Recently Jeremy Williams from Tested! has been working on his very own controller. This one emulated another classic arcade giant, the pinball machine. Running into the same issues I experienced creating a fight-stick, he came across my project and began contacting me. I was more than ecstatic to work with Jeremy on his project. I began editing my own fight-stick code to accommodate the needs of his pinball controller. This went on for a while before I had a large amount of unused code and variables sitting oddly idle on my screen. Making my code clunky and convoluted was not my intention, but it quickly became my reality. I discussed my concerns and options with Jeremy and he expressed that he was more than willing to rework his code base if I moved to an Xinput library for the teensyduino IDE. This was my new course of action and I think it turned out really well in the end.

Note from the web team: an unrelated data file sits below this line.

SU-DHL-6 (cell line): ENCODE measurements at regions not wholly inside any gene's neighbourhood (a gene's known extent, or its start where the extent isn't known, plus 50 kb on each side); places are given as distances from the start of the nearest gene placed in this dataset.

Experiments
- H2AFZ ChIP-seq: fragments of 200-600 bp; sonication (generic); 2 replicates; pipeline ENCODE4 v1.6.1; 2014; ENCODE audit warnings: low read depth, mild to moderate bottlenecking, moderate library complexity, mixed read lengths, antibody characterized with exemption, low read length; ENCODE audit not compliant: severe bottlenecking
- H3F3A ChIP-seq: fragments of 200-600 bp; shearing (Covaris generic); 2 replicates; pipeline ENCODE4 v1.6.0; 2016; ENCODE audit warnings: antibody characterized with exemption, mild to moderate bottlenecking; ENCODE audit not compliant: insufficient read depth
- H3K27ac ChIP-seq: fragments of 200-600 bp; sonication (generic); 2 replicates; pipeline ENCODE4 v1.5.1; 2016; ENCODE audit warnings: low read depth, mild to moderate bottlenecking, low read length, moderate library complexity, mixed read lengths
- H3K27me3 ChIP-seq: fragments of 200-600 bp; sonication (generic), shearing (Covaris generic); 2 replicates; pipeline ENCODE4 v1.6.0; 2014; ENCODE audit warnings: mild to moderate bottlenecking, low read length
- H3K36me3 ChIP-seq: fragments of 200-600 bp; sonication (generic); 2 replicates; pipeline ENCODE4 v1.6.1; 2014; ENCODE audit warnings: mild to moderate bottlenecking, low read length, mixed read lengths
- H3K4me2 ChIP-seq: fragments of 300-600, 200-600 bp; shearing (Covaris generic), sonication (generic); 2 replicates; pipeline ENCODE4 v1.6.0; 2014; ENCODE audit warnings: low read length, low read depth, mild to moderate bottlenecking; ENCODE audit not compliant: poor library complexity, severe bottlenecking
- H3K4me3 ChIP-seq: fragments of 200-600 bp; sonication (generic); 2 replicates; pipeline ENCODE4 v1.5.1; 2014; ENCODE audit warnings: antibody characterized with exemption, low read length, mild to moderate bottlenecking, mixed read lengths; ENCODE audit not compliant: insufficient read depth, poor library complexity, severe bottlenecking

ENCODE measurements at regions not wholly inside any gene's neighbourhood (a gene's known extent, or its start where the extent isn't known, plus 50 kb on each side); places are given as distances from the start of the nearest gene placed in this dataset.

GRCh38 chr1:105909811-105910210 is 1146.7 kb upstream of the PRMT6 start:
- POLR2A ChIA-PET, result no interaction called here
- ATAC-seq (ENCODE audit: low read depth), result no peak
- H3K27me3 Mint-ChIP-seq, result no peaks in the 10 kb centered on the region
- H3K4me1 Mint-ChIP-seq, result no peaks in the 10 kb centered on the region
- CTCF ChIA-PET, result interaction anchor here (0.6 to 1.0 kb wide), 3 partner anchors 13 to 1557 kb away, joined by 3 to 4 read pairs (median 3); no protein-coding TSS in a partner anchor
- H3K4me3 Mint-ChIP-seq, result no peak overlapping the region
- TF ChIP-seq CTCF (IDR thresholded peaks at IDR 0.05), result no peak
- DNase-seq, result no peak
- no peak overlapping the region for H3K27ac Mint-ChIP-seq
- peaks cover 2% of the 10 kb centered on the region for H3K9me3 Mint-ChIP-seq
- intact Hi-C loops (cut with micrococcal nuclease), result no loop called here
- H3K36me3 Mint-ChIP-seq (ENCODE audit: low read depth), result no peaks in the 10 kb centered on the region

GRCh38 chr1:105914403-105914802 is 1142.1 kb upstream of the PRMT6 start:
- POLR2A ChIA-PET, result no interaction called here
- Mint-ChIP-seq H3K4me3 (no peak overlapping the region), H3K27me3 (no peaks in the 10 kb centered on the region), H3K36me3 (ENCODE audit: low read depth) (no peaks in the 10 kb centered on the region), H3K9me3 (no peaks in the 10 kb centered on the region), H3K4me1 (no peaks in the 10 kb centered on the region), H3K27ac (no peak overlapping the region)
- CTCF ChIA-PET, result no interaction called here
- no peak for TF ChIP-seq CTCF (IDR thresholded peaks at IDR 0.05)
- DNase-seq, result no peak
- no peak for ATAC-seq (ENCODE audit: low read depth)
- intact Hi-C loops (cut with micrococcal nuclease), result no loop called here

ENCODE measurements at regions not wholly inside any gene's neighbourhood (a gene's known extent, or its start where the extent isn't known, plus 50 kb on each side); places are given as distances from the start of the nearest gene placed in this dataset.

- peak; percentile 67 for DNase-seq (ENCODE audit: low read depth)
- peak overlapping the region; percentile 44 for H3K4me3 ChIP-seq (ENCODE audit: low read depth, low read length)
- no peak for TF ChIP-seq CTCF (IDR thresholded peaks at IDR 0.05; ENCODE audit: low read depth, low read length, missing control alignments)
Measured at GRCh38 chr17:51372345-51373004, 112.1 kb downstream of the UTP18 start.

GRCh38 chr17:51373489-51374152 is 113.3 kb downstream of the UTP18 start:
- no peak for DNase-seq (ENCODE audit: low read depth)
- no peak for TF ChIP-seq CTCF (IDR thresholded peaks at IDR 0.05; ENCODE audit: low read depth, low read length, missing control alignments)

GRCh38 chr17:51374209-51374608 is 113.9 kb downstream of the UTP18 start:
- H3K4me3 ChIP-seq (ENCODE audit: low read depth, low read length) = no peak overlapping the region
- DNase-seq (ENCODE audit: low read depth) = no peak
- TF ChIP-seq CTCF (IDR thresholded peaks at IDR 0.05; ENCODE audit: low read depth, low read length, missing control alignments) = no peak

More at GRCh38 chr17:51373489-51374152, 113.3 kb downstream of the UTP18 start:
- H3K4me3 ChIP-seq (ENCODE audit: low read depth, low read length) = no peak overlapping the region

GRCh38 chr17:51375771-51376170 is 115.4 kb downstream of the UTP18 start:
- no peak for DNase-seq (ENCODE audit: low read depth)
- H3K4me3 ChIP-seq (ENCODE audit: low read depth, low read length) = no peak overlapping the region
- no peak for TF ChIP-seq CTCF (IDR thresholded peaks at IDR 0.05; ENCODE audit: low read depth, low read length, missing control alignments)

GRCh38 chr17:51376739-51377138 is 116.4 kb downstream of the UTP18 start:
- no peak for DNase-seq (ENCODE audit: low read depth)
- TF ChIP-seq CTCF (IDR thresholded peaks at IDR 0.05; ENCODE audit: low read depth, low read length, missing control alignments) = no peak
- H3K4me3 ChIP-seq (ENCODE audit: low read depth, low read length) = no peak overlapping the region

I created lots of useful functions and even multiple ways of doing certain actions based on use case. I kept adding functionality as Jeremy saw needs for things in his project. He even suggested lots of features that he didn’t need himself, but just happened to think of while working with the library. I updated the fight-stick code to work with the new library and pushed it to GIT. I also fixed compatibility issues people were having with compiling on the latest teensyduino. I included the new fight-stick code and a simple example in the library and made them accessible using the Example menu option. Unfortunately, changing the code and switching to using a library nullified a lot of the documentation I did here in my blog posts. Most of the USB portion holds true, but has just been moved to the library. I really hope to rewrite the “making of” blog to better suit the library, but for the time being you can either cross reference the code into the new library or get an older version of the fight stick code from GitHub.
My current workload for this project revolves around completing the documentation for the library. I want to do a nice API guide write-up for using the library. I really think this update to a library has made my code more accessible for generic use instead of how specific it was before. I am hoping this allows people to start crafting really neat and innovative controllers, especially for VR use like Jeremy has done!
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